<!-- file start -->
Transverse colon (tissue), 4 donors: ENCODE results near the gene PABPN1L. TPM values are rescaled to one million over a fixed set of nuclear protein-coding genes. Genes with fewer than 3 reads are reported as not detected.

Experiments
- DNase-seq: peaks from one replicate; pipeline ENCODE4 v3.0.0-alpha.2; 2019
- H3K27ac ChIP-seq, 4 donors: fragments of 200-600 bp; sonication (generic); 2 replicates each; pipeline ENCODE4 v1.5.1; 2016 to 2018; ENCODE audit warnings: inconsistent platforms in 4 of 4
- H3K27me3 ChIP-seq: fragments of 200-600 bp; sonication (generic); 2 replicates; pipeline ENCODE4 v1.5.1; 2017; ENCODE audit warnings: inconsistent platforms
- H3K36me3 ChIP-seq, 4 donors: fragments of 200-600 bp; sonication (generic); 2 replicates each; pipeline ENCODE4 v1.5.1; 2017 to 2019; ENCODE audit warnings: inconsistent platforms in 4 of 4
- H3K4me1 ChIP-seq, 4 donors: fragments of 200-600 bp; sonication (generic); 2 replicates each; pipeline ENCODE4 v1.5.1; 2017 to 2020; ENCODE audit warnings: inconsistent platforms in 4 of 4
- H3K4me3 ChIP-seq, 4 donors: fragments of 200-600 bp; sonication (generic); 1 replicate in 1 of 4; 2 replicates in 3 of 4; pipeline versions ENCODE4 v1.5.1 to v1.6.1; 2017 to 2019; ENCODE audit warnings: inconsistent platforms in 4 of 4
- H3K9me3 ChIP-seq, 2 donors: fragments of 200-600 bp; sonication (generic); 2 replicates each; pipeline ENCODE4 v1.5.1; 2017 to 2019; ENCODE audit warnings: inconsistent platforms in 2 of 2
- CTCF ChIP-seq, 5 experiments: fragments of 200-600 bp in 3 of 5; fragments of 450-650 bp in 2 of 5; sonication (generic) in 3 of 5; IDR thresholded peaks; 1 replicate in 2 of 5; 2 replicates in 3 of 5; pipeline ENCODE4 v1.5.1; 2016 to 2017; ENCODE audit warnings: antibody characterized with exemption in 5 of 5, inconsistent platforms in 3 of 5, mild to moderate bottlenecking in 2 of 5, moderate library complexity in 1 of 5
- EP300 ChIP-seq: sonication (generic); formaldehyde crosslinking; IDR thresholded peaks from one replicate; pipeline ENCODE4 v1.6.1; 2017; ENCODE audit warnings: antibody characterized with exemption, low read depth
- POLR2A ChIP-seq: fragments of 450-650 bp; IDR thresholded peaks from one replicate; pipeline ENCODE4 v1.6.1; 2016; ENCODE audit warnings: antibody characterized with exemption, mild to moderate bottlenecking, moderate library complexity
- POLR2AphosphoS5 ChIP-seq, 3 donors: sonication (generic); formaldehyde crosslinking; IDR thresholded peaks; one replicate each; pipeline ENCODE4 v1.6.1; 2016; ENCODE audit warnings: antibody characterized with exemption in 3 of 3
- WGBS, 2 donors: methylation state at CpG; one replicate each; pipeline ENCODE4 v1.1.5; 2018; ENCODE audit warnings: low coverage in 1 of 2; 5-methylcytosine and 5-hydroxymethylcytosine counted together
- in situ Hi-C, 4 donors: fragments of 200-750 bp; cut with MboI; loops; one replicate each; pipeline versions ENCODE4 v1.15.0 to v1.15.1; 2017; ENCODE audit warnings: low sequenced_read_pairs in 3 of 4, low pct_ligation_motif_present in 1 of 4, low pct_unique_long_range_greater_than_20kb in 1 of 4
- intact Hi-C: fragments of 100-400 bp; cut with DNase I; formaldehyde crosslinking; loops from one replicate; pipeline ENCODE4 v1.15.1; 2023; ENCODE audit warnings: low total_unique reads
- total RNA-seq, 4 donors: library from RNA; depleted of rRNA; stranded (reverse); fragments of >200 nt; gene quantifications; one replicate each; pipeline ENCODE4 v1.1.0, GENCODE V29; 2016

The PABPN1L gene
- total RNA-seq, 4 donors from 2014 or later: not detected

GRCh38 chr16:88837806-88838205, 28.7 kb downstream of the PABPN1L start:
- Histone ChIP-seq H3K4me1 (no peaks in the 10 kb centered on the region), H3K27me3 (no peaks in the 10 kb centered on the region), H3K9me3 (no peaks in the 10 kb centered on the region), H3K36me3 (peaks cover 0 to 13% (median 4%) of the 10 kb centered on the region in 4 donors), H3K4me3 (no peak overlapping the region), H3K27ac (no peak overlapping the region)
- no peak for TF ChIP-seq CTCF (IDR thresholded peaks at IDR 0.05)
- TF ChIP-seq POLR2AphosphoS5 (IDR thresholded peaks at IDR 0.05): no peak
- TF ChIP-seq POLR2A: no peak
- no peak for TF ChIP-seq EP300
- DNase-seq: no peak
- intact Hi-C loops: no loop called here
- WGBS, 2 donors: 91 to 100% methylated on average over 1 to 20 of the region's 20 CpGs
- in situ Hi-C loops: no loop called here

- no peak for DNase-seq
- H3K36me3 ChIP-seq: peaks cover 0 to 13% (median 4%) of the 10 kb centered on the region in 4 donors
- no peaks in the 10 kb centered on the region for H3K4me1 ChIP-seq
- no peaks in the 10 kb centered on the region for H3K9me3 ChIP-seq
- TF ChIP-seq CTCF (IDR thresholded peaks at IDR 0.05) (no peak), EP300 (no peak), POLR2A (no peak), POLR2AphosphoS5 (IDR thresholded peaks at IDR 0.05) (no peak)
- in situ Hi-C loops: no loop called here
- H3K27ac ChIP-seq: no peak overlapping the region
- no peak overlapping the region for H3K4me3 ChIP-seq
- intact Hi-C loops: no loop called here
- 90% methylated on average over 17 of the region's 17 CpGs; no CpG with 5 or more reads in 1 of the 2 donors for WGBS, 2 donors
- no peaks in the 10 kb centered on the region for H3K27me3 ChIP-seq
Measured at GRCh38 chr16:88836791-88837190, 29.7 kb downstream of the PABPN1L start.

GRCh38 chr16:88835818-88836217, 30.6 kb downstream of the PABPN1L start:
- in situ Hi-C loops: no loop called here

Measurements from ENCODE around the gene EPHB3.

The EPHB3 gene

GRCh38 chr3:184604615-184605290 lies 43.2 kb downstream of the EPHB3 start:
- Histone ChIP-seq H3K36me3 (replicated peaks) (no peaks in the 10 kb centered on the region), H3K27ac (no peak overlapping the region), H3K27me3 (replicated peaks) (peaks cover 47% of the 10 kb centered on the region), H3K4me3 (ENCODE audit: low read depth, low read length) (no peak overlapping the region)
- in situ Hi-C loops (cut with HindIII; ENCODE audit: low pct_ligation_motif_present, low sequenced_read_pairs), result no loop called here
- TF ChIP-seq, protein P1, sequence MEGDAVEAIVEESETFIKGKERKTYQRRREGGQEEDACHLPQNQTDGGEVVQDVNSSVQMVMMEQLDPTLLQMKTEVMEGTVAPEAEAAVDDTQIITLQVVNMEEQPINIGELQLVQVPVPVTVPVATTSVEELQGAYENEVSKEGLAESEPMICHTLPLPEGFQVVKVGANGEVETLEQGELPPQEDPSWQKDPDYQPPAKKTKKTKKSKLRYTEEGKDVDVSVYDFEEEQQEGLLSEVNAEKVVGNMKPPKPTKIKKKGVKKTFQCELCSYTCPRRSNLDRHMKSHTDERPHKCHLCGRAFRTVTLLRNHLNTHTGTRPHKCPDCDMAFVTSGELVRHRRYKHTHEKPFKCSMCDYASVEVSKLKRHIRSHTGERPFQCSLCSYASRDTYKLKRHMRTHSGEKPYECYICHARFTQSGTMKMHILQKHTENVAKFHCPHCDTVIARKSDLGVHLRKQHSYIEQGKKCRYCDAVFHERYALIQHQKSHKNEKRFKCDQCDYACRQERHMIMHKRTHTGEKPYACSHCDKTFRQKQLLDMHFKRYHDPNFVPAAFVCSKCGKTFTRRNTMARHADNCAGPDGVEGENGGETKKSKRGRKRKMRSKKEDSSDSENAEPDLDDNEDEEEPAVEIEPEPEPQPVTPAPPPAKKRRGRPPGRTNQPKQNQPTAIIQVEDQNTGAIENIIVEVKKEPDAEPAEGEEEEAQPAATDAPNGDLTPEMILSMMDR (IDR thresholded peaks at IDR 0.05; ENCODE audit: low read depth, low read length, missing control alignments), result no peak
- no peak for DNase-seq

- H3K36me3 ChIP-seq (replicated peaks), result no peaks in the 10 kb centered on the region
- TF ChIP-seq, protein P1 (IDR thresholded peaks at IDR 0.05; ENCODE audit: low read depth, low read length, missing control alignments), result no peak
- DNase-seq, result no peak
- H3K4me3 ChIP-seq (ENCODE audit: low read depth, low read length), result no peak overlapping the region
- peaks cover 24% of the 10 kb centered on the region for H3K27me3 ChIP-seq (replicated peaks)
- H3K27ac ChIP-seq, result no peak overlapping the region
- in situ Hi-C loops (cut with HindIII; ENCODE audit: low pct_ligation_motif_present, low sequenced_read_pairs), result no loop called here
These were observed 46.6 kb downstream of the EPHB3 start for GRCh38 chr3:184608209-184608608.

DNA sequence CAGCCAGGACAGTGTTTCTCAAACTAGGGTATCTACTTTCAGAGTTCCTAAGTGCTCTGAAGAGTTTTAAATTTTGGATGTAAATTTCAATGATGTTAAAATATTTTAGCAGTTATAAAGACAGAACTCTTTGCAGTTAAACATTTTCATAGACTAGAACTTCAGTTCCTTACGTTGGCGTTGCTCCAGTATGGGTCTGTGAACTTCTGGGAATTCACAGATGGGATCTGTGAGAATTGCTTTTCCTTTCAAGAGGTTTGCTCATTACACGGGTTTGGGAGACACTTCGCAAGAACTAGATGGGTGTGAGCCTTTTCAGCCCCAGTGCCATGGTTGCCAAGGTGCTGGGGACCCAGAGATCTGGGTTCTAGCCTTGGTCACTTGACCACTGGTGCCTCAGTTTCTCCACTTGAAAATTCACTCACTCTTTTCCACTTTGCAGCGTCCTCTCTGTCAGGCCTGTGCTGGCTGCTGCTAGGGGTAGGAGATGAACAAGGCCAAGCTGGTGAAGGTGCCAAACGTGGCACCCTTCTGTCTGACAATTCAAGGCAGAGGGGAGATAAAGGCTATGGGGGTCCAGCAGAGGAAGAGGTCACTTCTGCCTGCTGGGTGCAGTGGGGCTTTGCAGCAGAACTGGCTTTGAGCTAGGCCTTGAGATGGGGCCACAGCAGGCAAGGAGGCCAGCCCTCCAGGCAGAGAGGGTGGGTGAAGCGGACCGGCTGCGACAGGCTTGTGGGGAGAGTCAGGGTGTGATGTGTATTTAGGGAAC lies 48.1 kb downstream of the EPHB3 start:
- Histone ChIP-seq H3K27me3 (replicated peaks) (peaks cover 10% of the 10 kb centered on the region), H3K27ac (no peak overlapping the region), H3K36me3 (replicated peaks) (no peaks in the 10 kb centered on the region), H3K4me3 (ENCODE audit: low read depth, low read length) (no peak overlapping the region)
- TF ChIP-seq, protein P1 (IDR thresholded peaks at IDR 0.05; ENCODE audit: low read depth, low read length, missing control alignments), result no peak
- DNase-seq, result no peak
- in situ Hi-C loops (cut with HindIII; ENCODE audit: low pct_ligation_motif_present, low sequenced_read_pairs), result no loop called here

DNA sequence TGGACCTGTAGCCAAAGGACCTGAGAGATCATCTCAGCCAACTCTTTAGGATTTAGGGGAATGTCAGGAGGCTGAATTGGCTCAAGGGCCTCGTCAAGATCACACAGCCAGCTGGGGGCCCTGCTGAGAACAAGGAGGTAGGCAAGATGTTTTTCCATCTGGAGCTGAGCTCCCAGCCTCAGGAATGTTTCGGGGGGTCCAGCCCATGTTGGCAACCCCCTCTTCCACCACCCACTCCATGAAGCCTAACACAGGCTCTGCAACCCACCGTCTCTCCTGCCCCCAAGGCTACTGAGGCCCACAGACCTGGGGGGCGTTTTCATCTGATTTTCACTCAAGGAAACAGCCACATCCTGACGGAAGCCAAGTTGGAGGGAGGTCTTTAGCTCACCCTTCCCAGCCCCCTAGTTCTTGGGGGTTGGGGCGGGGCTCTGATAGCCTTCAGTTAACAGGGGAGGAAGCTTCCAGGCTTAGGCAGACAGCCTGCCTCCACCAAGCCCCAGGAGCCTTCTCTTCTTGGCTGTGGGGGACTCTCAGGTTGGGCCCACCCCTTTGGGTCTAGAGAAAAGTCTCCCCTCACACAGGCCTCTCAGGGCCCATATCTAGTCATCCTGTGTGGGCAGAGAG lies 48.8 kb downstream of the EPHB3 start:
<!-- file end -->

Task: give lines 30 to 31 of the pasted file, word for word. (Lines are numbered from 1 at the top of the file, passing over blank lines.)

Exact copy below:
- no peak for DNase-seq
- H3K36me3 ChIP-seq: peaks cover 0 to 13% (median 4%) of the 10 kb centered on the region in 4 donors